[ # 47899 ] Comment from Eddy Lee Pyburn [April 17, 2008, 9:08 am]

    In 1972 I joined the U.S. Army, and the unit that I signed up for was called RCAT HHT 3rd ACR Ft Bliss, Texas. There were 750 men that belonged to that unit, and in 1979 there were 5 of us that were still alive.
    In 1975 or 1976 I can remember for sure there were nine units that were shut down and all of their records were pull and sealed. We were told that we were no longer needed. We were stripped of our jobs and all but one of our MOS’s. Our main job was to clean up the mess that Our government had left around the world. We dealt with hijackers, snipers in Panama, killing dependants, finding POWs that were left alive in North Korea and could have been brought home, pulling people out of countries that helped our government and our government left them in harms way, so we were sent in to get them out of trouble.
    Many of us did not even receive the medals and awards for our services, but, how could the government award a soldier for a job that wasn’t acknowledged? How could soldiers receive compensation for jobs that were secret or sealed from history?
    In short, we did the dirty jobs that the government did not want anyone to know about.
    I agree that many of the records need to be sealed, but, I do not believe that our medical records should have been. I have had a very hard time getting medical care and keeping my health problems taken care of because the doctors do not know were to start. I wonder how many of these men are in the same or worse shape then I am in. Some of these men are living on the streets because they cannot get any help from our government. They can not get help, because, they cannot get their records to show that these problems are service connected.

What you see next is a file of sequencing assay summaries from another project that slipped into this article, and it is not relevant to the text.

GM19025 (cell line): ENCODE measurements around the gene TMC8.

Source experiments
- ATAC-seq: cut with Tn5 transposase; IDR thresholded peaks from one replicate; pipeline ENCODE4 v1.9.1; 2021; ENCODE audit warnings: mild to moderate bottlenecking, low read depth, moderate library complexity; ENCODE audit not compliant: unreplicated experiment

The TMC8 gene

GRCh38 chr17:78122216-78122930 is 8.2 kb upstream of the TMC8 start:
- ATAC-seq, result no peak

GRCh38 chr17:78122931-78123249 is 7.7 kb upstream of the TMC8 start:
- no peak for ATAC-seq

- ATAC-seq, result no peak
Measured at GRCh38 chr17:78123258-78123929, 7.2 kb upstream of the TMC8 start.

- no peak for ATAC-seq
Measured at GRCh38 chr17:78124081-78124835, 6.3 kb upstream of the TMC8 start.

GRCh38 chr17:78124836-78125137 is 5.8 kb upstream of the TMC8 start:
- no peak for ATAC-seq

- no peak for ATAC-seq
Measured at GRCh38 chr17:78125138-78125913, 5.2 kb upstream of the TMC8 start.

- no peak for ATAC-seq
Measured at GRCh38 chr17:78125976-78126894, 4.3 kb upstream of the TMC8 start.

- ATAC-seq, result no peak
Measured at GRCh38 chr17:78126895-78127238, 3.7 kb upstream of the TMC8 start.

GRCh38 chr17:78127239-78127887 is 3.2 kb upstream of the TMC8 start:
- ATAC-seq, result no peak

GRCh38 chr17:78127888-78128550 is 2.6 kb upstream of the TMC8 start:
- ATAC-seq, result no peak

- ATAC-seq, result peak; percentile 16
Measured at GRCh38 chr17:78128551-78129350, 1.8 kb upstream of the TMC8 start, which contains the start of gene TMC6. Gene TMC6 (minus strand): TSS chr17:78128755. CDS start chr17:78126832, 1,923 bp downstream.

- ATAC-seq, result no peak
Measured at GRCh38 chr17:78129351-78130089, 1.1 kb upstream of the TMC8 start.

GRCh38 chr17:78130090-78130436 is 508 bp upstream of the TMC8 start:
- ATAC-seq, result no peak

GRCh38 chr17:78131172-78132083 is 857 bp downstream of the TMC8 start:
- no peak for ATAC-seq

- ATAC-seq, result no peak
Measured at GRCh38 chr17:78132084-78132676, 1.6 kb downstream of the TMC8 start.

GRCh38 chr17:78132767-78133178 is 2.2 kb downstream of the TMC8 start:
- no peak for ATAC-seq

How many of us are living below poverty level, because we cannot get the recognition and compensation for the job we preformed for our country? All of this simply because our government closed and sealed our files in order to keep their involvement secret. Does this practice still happen to our men in our existing war oversees? Will these soldiers be in as bad a shape as us when they are in their retirement years?
    The only teams that I know of for sure are RCAT and seal teams eight and nine.

    Can you help us? Will you help us?

    Eddy Lee Pyburn
    Sergeant, US Army
    609 Summit Rd
    Robert Lee, TX 76945
    Home 325-453-4720
    Cell 325-320-7054

    [ # 48822 ] Comment from kenneth L gilbert [April 23, 2008, 6:47 am]

    I am currently 50 percent disable but got approved for Independent living services out of Orlando, FL. Both VA doctors from Gainesville and Ocala didn’t released me to go to work and a private doctor indicate I should be on long term disability. ( I fall when I walk - Degenerative Arthritis of the Spine) since Aug 13, 2001, so why am I still rated at 50 percent disable.